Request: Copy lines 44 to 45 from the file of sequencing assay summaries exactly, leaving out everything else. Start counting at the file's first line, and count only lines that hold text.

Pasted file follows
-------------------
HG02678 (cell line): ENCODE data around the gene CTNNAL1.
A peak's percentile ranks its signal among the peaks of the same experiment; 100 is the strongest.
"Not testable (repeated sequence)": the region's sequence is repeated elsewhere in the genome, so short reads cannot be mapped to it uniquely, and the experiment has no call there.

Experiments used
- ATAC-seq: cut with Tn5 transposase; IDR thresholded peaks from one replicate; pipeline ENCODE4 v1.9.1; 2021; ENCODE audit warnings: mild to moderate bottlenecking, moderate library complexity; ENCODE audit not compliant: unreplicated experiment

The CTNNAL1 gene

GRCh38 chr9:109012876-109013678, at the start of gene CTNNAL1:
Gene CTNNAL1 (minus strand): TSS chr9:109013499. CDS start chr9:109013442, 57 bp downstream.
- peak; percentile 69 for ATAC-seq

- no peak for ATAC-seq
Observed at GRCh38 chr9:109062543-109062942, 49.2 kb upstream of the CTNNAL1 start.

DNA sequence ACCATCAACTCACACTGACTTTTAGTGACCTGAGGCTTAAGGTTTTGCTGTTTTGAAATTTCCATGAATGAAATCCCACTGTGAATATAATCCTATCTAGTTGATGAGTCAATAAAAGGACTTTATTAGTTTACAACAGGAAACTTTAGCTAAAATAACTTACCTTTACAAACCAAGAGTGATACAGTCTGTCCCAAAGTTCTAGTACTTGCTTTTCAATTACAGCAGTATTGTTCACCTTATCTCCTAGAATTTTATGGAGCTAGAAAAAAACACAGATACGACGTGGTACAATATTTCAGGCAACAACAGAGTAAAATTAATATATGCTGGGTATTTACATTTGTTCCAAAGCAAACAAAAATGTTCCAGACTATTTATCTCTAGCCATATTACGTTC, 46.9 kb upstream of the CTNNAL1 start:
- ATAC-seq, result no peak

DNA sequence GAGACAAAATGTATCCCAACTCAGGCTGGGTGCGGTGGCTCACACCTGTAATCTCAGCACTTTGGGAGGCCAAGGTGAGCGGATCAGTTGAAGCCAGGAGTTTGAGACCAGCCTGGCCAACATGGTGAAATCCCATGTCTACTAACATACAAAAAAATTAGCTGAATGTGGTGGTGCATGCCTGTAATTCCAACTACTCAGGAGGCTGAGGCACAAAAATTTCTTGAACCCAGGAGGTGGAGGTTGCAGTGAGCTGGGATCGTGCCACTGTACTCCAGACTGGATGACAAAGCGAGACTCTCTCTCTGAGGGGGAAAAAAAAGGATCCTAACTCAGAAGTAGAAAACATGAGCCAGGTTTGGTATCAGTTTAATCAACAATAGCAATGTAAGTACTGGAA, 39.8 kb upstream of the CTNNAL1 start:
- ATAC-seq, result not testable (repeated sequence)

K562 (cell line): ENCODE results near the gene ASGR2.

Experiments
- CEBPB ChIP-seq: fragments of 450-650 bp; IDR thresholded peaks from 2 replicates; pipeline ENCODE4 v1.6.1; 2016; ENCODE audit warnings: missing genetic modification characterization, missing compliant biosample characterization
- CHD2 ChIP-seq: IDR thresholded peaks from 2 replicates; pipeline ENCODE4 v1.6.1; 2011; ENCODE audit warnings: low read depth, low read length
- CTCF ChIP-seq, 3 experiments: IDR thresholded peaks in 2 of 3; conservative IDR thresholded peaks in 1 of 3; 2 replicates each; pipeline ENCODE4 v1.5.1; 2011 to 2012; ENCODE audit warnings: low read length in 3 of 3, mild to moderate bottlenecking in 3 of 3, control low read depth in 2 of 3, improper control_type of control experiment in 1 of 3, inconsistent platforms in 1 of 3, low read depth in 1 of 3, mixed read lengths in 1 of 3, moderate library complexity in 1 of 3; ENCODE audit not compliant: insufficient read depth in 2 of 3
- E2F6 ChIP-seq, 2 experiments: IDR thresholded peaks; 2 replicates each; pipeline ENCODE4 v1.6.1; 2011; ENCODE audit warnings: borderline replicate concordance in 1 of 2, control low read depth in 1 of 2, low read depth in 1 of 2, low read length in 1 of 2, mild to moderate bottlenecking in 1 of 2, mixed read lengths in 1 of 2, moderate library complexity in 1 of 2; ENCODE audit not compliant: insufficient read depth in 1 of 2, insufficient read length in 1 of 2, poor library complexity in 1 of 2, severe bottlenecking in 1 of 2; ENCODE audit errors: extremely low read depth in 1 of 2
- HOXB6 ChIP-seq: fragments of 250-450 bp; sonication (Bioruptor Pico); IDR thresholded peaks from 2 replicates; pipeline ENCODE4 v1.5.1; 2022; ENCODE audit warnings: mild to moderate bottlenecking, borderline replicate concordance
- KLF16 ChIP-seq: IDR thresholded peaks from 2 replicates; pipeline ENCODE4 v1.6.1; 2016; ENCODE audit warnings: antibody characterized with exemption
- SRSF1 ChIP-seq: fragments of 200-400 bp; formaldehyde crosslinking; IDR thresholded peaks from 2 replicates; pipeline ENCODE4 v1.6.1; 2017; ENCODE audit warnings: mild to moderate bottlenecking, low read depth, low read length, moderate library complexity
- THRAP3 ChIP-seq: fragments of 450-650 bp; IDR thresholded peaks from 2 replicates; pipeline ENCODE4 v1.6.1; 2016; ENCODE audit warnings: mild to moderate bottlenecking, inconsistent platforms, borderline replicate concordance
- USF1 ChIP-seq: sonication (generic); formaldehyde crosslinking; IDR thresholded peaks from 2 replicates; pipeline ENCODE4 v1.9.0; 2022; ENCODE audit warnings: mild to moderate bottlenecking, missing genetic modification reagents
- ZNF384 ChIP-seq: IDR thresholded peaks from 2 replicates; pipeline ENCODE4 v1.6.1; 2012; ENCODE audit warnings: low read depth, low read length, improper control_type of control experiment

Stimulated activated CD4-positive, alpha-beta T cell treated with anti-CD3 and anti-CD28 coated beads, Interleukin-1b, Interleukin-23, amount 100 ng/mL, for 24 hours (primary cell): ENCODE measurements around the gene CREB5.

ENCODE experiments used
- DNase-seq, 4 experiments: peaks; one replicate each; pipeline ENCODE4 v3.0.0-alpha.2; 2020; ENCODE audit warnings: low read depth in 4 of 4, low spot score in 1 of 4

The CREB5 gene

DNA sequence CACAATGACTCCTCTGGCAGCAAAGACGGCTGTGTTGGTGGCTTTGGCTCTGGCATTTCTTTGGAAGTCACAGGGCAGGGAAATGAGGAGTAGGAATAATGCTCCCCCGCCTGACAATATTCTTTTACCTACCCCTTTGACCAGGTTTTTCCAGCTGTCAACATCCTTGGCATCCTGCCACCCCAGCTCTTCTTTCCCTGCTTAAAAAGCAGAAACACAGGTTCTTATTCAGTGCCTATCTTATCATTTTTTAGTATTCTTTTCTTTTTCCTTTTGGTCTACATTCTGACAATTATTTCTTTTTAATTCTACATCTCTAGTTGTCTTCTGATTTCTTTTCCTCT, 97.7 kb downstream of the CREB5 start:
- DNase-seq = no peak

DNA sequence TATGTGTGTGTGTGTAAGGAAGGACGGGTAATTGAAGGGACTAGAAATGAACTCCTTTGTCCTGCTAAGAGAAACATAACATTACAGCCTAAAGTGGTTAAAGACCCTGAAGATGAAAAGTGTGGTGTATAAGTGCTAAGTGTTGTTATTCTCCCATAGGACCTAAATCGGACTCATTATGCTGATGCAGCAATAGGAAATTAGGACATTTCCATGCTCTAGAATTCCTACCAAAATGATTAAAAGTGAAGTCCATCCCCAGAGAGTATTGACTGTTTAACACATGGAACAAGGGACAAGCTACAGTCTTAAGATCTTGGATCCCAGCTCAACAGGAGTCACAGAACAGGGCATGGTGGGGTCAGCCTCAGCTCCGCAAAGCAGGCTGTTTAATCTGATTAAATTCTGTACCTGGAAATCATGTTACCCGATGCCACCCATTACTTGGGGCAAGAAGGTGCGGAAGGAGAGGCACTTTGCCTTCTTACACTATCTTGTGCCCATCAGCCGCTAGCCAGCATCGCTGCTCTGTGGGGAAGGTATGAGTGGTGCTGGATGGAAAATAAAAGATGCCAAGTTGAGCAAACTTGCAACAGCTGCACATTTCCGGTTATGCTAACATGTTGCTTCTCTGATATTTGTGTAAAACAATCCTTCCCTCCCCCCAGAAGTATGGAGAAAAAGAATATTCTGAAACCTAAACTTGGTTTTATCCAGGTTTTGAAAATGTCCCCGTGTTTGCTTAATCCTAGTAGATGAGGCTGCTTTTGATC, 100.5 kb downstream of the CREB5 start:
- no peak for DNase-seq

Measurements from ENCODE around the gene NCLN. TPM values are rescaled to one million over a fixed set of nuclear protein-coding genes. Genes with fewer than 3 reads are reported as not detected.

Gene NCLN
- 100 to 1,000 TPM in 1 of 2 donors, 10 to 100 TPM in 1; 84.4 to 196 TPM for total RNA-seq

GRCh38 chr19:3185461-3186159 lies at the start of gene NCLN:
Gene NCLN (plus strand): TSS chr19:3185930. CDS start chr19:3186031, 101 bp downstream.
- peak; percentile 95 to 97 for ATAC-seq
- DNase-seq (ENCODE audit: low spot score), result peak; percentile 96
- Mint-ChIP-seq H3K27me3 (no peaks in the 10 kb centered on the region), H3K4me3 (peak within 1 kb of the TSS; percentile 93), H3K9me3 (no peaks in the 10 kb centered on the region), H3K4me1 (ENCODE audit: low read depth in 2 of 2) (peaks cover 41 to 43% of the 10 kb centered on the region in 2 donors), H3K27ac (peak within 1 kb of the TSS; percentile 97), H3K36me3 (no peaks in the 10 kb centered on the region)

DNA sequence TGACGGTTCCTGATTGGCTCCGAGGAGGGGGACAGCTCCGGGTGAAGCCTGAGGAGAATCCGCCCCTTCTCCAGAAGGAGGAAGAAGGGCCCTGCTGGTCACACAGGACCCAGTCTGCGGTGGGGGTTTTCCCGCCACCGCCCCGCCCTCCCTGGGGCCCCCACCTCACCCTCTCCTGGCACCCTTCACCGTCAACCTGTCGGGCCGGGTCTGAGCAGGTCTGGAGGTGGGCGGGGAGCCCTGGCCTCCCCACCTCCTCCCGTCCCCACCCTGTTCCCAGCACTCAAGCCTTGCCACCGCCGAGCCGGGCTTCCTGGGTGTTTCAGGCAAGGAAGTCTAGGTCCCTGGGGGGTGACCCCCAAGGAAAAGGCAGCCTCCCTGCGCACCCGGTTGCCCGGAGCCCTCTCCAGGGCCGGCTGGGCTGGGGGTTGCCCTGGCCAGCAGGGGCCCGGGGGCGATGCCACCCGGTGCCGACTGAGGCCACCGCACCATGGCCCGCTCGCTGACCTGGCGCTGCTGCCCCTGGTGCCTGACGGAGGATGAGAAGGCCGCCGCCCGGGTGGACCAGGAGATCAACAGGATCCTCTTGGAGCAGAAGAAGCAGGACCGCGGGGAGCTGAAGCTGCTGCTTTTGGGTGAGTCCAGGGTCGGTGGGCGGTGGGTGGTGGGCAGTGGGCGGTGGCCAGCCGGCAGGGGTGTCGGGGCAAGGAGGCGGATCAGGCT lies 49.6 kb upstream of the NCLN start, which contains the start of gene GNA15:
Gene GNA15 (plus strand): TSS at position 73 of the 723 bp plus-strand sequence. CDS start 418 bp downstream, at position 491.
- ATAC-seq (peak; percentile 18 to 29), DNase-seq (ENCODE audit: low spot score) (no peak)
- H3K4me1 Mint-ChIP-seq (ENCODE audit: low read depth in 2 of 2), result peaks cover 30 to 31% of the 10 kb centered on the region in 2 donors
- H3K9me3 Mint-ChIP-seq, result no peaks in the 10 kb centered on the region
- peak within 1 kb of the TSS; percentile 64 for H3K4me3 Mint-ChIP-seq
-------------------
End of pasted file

DNA sequence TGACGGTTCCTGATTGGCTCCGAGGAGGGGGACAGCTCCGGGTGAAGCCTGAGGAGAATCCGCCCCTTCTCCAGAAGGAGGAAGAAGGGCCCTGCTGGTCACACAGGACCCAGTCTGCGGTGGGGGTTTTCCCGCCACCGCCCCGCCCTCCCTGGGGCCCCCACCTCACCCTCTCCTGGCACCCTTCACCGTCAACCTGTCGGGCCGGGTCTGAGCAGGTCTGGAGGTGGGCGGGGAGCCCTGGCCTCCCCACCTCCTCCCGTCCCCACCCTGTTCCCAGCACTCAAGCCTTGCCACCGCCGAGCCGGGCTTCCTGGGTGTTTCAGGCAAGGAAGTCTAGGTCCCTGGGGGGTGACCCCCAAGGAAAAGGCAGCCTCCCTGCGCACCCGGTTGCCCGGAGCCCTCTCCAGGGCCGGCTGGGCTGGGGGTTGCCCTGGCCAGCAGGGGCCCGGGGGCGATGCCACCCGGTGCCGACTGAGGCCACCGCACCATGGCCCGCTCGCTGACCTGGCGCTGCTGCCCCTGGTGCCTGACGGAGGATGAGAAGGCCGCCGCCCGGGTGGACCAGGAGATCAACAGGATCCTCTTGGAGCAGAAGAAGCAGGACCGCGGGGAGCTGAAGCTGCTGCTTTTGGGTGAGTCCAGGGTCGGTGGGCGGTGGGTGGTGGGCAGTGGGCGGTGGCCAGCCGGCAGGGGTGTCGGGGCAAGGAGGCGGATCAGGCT lies 49.6 kb upstream of the NCLN start, which contains the start of gene GNA15:
Gene GNA15 (plus strand): TSS at position 73 of the 723 bp plus-strand sequence. CDS start 418 bp downstream, at position 491.